Sen. Elizabeth Warren released an aggressive plan on Friday to break up tech giants like Amazon, Google and Facebook, targeting the power of Silicon Valley with her populist message as sprawling Internet giants face mounting political backlash ahead of the 2020 presidential election. – CNN
The article specifically mentions Google, Amazon, and Facebook, as well as outlining specific ways in which this “breaking up” could occur.
The article mentions, for example, that Google’s search feature could be split off from their ad revenue. This isn’t trust-busting, it’s forced divestment of non-monopolistic albeit interconnected services. Google’s search feature doesn’t inherently make the company very much money. It’s the ad-related search results that make it profitable. Remove that, and what exactly incentivizes Google to maintain their search feature? Well, very little. There’s no such thing as a free lunch, or a free service. Using Google’s search feature doesn’t cost money, just your attention.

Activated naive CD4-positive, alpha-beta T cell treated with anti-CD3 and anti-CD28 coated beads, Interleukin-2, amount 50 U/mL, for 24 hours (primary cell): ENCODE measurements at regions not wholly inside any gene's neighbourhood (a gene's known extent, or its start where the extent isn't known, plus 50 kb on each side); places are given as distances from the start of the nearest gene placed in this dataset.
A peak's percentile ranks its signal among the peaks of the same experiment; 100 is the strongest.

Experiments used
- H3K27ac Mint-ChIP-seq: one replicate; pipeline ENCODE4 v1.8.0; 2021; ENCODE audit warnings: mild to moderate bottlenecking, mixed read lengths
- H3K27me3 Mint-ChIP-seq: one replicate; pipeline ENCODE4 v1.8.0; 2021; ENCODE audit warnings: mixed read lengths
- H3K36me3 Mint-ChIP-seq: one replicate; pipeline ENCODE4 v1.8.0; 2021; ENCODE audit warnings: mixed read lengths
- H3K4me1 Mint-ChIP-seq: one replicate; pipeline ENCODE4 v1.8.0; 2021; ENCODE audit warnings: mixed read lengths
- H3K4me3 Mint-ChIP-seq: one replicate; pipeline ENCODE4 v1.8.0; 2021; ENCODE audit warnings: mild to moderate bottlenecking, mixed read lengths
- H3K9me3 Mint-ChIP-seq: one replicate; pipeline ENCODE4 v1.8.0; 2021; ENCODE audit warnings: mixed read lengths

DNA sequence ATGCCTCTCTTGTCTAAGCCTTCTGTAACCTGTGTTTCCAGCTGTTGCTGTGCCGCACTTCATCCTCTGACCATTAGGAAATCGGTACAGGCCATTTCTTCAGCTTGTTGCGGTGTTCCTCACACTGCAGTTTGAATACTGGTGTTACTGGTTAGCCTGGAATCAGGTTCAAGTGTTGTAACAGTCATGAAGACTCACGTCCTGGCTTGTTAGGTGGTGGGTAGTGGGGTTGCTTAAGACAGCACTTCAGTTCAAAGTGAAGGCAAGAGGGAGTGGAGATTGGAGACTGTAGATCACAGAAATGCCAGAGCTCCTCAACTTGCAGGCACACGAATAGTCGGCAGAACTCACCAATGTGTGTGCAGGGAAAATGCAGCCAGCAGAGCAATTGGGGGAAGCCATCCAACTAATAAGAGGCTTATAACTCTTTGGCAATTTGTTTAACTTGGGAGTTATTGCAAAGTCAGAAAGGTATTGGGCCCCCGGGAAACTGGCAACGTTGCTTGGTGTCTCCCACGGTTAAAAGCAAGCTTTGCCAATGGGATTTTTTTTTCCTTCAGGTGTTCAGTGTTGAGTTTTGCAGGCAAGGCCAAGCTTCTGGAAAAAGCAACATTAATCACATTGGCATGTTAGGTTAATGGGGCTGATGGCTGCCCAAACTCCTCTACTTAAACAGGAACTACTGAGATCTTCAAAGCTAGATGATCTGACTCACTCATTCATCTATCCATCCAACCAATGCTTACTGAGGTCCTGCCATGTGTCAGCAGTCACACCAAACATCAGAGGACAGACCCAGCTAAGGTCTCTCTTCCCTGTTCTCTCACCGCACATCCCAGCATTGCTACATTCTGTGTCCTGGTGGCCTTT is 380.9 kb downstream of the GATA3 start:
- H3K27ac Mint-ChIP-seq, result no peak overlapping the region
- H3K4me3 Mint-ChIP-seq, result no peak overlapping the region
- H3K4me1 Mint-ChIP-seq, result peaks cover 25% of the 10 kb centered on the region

Alphabet makes money from ads, plain and simple.
Okay, so what about Facebook?
And finally, we have Amazon.
The time has come to accept the fact that our economy is service-based. We produce very little. Tech companies are an enormous part of that economy, and divesting them of their more profitable revenue streams should be a non-starter. It’s orthogonal to the real issue. What we really need is increased protections from these companies’ more insidious practices.
Don’t break up Google, just strengthen and enforce privacy laws.
Don’t split Amazon, just enforce fair-market practices.
The truth is, Senator Warren is targeting these companies because its appealing to a large core of her voting base. But it begs the question, why not Microsoft? Or Apple? Or the telecom companies like Verizon or AT&T? Those companies are much closer to true monopolies than any of these other tech firms. It’s populism at its worst. It scapegoats select entities, proposes destructive orthogonal “solutions”, and ignores the actual, much more dangerous issues that virtually all major tech companies are guilty of.